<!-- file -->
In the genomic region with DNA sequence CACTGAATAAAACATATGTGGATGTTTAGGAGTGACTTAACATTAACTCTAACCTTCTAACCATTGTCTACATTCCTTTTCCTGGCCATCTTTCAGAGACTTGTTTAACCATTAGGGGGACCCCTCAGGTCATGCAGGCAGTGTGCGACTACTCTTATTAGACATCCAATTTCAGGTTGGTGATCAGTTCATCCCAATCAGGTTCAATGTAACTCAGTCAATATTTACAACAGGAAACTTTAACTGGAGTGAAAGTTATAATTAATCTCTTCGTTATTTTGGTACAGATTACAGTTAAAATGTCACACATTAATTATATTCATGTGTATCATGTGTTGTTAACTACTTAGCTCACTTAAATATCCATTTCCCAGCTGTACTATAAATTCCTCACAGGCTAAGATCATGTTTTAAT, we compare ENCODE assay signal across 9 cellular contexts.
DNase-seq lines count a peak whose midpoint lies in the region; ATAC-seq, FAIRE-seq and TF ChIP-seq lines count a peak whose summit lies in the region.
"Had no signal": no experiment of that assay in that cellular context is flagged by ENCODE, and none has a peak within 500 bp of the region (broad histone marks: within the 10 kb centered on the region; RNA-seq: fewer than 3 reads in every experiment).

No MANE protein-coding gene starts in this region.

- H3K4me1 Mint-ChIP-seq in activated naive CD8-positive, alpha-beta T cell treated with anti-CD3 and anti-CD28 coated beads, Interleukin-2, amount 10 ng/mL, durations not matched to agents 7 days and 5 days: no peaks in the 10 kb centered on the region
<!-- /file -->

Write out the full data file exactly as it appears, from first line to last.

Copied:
In the genomic region with DNA sequence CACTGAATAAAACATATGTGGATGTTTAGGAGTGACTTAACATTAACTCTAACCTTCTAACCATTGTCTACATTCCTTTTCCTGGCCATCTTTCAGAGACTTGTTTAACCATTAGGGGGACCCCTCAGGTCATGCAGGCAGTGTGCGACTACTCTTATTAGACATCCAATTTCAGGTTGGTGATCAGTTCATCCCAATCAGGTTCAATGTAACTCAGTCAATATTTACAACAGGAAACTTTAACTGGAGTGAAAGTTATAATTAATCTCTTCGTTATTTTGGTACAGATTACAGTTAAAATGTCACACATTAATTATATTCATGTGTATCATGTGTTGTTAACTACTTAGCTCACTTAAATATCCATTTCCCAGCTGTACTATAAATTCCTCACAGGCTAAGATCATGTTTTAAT, we compare ENCODE assay signal across 9 cellular contexts.
DNase-seq lines count a peak whose midpoint lies in the region; ATAC-seq, FAIRE-seq and TF ChIP-seq lines count a peak whose summit lies in the region.
"Had no signal": no experiment of that assay in that cellular context is flagged by ENCODE, and none has a peak within 500 bp of the region (broad histone marks: within the 10 kb centered on the region; RNA-seq: fewer than 3 reads in every experiment).

No MANE protein-coding gene starts in this region.

- H3K4me1 Mint-ChIP-seq in activated naive CD8-positive, alpha-beta T cell treated with anti-CD3 and anti-CD28 coated beads, Interleukin-2, amount 10 ng/mL, durations not matched to agents 7 days and 5 days: no peaks in the 10 kb centered on the region